I’ve been thinking, and no, I cannot think of another HIMYM episode that makes me laugh as consistently as this one does. (That’s right—not even “Dual Citizenship.”) That alone grants The Playbook the choice of my number-one favorite episode.

Barney and Robin have broken up one episode ago, meaning Barney is back on the prowl. (“Daughters, hide your MILSWANCAs!”—meaning Mothers I’d Like to Sleep With And Never Call Again) He shows the group his book of pick-up arts, simply known as The Playbook. Things are fine, until Lily’s attempt to set Ted up with a friend of hers backfires due to one of Barney’s plays. It becomes Lily’s mission to stop Barney from going through ridiculous schemes as she sees The Playbook only as an excuse to move past his relationship with Robin.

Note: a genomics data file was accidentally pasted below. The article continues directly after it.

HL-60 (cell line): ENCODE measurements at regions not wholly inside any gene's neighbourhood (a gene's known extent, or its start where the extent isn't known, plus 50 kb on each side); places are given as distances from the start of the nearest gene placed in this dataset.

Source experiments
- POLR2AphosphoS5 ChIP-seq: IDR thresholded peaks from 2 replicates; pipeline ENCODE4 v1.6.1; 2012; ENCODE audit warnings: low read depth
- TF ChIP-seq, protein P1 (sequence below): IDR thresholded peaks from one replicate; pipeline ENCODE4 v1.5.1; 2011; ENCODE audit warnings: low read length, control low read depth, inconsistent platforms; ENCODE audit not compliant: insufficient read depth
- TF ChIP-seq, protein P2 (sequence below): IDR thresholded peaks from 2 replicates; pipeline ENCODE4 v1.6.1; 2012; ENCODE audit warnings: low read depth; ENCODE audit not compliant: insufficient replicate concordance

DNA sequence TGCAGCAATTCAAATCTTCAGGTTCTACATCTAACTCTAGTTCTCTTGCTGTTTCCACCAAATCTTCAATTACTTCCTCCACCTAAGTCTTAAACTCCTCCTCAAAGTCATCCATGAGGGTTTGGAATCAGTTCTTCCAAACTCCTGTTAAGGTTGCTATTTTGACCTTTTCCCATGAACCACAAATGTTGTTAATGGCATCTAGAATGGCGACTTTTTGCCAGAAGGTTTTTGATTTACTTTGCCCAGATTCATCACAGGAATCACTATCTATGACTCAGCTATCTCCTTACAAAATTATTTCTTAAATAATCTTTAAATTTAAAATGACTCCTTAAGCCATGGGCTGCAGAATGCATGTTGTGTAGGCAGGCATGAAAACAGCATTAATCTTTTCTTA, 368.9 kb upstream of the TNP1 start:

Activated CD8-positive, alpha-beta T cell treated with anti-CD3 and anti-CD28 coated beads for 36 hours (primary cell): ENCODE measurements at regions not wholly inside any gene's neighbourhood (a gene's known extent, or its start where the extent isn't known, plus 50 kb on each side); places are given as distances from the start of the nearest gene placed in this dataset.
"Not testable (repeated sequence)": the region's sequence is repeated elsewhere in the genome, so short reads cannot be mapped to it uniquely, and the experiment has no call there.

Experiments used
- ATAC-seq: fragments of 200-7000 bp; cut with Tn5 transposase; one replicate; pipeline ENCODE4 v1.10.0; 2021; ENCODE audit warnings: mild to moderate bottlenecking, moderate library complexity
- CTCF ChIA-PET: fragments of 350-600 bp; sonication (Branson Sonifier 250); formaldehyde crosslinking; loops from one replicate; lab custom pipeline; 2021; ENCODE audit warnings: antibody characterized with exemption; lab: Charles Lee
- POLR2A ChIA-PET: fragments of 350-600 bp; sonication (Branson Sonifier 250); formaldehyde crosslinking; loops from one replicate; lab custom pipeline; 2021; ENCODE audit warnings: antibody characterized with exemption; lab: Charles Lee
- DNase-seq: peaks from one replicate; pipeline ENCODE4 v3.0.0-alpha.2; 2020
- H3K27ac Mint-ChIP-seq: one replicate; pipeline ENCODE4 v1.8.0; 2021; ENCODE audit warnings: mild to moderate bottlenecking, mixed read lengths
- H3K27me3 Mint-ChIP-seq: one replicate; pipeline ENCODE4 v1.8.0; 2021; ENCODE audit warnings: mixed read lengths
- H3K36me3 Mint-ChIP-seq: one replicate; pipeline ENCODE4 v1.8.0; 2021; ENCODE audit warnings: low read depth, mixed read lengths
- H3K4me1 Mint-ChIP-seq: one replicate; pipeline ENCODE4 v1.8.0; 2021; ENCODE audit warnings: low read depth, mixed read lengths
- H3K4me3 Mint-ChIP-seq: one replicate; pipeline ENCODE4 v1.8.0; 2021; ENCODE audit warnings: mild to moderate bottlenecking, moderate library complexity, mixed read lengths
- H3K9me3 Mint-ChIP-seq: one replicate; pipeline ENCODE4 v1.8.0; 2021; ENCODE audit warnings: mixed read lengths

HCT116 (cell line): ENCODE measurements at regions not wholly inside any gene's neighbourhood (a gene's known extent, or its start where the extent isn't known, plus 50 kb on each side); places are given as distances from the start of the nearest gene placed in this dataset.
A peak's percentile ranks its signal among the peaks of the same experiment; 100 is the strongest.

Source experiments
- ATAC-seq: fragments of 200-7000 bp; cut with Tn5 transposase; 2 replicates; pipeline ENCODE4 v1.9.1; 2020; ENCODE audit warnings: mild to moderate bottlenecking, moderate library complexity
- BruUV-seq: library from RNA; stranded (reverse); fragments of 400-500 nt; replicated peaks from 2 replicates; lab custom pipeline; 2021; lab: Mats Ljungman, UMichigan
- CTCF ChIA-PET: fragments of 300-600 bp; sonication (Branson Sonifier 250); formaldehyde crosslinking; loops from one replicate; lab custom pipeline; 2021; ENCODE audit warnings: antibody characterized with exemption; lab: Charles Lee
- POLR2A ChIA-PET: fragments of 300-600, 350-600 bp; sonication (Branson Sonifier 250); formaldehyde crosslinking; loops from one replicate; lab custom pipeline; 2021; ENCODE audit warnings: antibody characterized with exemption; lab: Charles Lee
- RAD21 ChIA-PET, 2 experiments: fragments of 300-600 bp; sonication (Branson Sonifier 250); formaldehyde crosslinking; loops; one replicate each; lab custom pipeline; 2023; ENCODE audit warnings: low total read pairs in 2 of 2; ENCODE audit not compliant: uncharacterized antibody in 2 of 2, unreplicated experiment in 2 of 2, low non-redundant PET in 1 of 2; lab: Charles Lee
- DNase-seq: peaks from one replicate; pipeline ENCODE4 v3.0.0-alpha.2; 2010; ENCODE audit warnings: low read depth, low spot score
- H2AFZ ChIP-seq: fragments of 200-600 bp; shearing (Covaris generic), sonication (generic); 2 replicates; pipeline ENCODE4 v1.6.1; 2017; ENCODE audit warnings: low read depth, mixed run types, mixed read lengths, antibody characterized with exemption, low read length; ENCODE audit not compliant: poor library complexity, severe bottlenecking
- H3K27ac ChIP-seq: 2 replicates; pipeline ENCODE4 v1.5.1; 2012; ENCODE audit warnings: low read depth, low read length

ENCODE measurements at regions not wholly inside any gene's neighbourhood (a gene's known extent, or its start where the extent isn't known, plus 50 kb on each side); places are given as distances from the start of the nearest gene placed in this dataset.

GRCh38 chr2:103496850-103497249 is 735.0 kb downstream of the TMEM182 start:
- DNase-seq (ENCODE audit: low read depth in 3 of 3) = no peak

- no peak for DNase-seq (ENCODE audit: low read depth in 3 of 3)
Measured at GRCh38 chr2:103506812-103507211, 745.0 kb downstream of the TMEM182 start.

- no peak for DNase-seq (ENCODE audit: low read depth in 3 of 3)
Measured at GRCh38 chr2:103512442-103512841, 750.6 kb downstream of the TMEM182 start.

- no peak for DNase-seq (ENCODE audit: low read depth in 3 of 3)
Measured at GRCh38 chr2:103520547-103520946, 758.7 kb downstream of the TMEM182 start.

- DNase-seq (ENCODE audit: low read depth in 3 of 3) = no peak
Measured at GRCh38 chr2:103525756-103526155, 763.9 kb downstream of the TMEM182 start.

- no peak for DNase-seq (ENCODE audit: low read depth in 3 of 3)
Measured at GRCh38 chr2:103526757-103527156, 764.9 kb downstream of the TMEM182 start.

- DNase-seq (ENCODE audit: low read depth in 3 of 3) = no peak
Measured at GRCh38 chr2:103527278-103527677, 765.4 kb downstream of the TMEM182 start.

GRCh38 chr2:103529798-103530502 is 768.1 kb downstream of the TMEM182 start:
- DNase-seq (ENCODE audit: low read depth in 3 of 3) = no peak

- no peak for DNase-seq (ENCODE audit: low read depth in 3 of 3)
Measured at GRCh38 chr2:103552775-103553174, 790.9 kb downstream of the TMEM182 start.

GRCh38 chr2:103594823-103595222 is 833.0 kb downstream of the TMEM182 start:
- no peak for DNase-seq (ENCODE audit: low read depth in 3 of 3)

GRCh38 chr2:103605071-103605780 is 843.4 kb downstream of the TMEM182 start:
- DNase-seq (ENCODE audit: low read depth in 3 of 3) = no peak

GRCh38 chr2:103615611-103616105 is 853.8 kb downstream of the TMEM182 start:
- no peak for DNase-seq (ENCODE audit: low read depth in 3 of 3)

I’ve given enough spoilers away in this post, but I won’t dare say how this episode ends. But I will say it left me laughing for what felt like hours. Even today, it makes me chuckle and smile for a while.

And I can say the same for the plays we see performed throughout this episode. The Don’t Drink That. The Cheap Trick. The My Penis Grants Wishes. The He’s Not Coming. And…Mrs. Stinsfire. Every time this part comes up, I die laughing. It’s a cheap joke, but it works so well!

I’m such a fan of HIMYM that I bought the published Playbook. The best coffee table book I’ll ever have.

So, there you have it. A Top 15 list of favorite episodes from one of my favorite TV shows. It took a long while to write this, but you know what? It was worth it. I’d like to do Top 15 Episodes lists from my favorite shows, such as maybe Seinfeld or Psych. I hope you enjoyed this, and remember: